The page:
Wednesday, October 12, 2005

British Study Results: Best Care Given by the Mother

This hit the news in England last week and seemed to be the biggest story going around. I haven't heard this in the American media at all. Unbelievable. I found it only because one story mentioned homeschooling so it came up under my Google News Alert email for the keyword "homeschooling". Here are some articles.

Source: Christian Wire Service (USA)
Author: Press Release
Article Title: Mothers Provide Best Care says New Study
Date Oct. 10, 2005

The quote from the above article sums it up better than I can:

A new study by leading British childcare expert, Penelope Leach concludes that the social and emotional development of children cared for by someone other than their mother "is definitely less good." This study is one of the longest and most detailed studies of childcare in the UK and it has concluded that young children who are looked after by their mothers do significantly better on development tests. The study found that babies and toddlers fared worst when they were given group nursery care. Those cared for by friends or grandparents or other relatives did a little better while those looked after by nannies or childminders were rated second only to those cared for by mothers.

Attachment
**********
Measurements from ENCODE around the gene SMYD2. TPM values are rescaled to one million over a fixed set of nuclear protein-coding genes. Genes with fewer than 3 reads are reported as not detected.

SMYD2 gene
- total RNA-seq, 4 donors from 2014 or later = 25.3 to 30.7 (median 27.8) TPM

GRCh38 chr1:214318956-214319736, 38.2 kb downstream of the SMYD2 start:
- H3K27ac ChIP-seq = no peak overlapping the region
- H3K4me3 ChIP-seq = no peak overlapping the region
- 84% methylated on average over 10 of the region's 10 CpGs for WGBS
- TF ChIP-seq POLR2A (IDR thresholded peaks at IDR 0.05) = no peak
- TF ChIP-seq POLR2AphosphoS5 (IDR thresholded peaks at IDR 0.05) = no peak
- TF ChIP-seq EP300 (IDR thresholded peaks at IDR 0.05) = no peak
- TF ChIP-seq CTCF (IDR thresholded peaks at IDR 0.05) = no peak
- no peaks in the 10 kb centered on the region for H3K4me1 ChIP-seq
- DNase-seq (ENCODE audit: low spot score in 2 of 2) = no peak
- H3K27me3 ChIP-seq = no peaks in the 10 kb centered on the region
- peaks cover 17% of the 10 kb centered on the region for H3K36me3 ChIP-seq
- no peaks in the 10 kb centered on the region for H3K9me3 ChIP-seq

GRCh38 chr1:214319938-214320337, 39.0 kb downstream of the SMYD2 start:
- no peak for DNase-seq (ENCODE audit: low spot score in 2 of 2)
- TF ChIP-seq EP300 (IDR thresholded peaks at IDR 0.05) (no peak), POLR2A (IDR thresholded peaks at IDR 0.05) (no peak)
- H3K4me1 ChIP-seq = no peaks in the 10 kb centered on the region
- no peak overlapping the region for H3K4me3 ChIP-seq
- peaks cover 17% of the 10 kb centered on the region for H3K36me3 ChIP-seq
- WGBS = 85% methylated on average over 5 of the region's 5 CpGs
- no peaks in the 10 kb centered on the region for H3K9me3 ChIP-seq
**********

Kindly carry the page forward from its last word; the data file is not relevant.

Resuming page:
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This story talks about the media's release of this study as causing working mothers to feel guilty.

Source: Children Now, Back Page: Hound (UK)
Article Title: Between the Lines in Last Week's Media
Author: Not stated
Date: October 12, 2005

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Here is an opinion essay.

Source: The Guardian (UK)
Article Title: A stick to beat women: Frightening mothers about nursery care is utterly pointless in a work-to-survive society
Author: Zoe Williams
Date: October 4, 2005

Her point is that women have no choice but to work so studies on the effects of being raised by non-mothers are pointless and should not be done; to release study results which show children are different if raised by non-mothers is pointless in a society in which women must work to survive.